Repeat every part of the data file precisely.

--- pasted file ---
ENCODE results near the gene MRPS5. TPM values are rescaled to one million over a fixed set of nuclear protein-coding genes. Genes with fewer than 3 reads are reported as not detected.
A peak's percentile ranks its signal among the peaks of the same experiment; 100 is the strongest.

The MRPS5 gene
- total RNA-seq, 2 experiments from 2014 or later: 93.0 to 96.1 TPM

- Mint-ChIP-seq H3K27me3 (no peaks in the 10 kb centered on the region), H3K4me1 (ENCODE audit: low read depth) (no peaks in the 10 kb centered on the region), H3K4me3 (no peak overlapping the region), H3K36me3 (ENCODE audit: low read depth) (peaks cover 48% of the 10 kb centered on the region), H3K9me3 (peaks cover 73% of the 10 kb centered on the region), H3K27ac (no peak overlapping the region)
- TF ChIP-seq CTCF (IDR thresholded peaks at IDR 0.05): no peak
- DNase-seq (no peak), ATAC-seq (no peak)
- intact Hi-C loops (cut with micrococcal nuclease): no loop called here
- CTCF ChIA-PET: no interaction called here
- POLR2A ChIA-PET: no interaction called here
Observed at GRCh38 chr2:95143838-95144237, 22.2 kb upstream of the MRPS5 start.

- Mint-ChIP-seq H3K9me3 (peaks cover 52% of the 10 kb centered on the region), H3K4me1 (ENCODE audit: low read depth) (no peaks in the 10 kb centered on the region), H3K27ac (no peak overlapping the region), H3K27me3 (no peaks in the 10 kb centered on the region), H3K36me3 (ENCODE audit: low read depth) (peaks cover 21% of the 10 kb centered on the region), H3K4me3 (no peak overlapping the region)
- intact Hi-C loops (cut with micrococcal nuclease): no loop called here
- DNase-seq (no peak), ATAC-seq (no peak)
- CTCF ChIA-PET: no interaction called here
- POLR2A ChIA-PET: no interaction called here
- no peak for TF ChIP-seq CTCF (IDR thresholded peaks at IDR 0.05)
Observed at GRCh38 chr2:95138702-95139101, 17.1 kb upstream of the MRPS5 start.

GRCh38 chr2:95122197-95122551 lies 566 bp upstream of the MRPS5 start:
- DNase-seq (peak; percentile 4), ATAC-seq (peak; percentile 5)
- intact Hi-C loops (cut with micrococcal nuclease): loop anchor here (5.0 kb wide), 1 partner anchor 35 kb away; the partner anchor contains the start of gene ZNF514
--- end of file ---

ENCODE results near the gene MRPS5. TPM values are rescaled to one million over a fixed set of nuclear protein-coding genes. Genes with fewer than 3 reads are reported as not detected.
A peak's percentile ranks its signal among the peaks of the same experiment; 100 is the strongest.

The MRPS5 gene
- total RNA-seq, 2 experiments from 2014 or later: 93.0 to 96.1 TPM

- Mint-ChIP-seq H3K27me3 (no peaks in the 10 kb centered on the region), H3K4me1 (ENCODE audit: low read depth) (no peaks in the 10 kb centered on the region), H3K4me3 (no peak overlapping the region), H3K36me3 (ENCODE audit: low read depth) (peaks cover 48% of the 10 kb centered on the region), H3K9me3 (peaks cover 73% of the 10 kb centered on the region), H3K27ac (no peak overlapping the region)
- TF ChIP-seq CTCF (IDR thresholded peaks at IDR 0.05): no peak
- DNase-seq (no peak), ATAC-seq (no peak)
- intact Hi-C loops (cut with micrococcal nuclease): no loop called here
- CTCF ChIA-PET: no interaction called here
- POLR2A ChIA-PET: no interaction called here
Observed at GRCh38 chr2:95143838-95144237, 22.2 kb upstream of the MRPS5 start.

- Mint-ChIP-seq H3K9me3 (peaks cover 52% of the 10 kb centered on the region), H3K4me1 (ENCODE audit: low read depth) (no peaks in the 10 kb centered on the region), H3K27ac (no peak overlapping the region), H3K27me3 (no peaks in the 10 kb centered on the region), H3K36me3 (ENCODE audit: low read depth) (peaks cover 21% of the 10 kb centered on the region), H3K4me3 (no peak overlapping the region)
- intact Hi-C loops (cut with micrococcal nuclease): no loop called here
- DNase-seq (no peak), ATAC-seq (no peak)
- CTCF ChIA-PET: no interaction called here
- POLR2A ChIA-PET: no interaction called here
- no peak for TF ChIP-seq CTCF (IDR thresholded peaks at IDR 0.05)
Observed at GRCh38 chr2:95138702-95139101, 17.1 kb upstream of the MRPS5 start.

GRCh38 chr2:95122197-95122551 lies 566 bp upstream of the MRPS5 start:
- DNase-seq (peak; percentile 4), ATAC-seq (peak; percentile 5)
- intact Hi-C loops (cut with micrococcal nuclease): loop anchor here (5.0 kb wide), 1 partner anchor 35 kb away; the partner anchor contains the start of gene ZNF514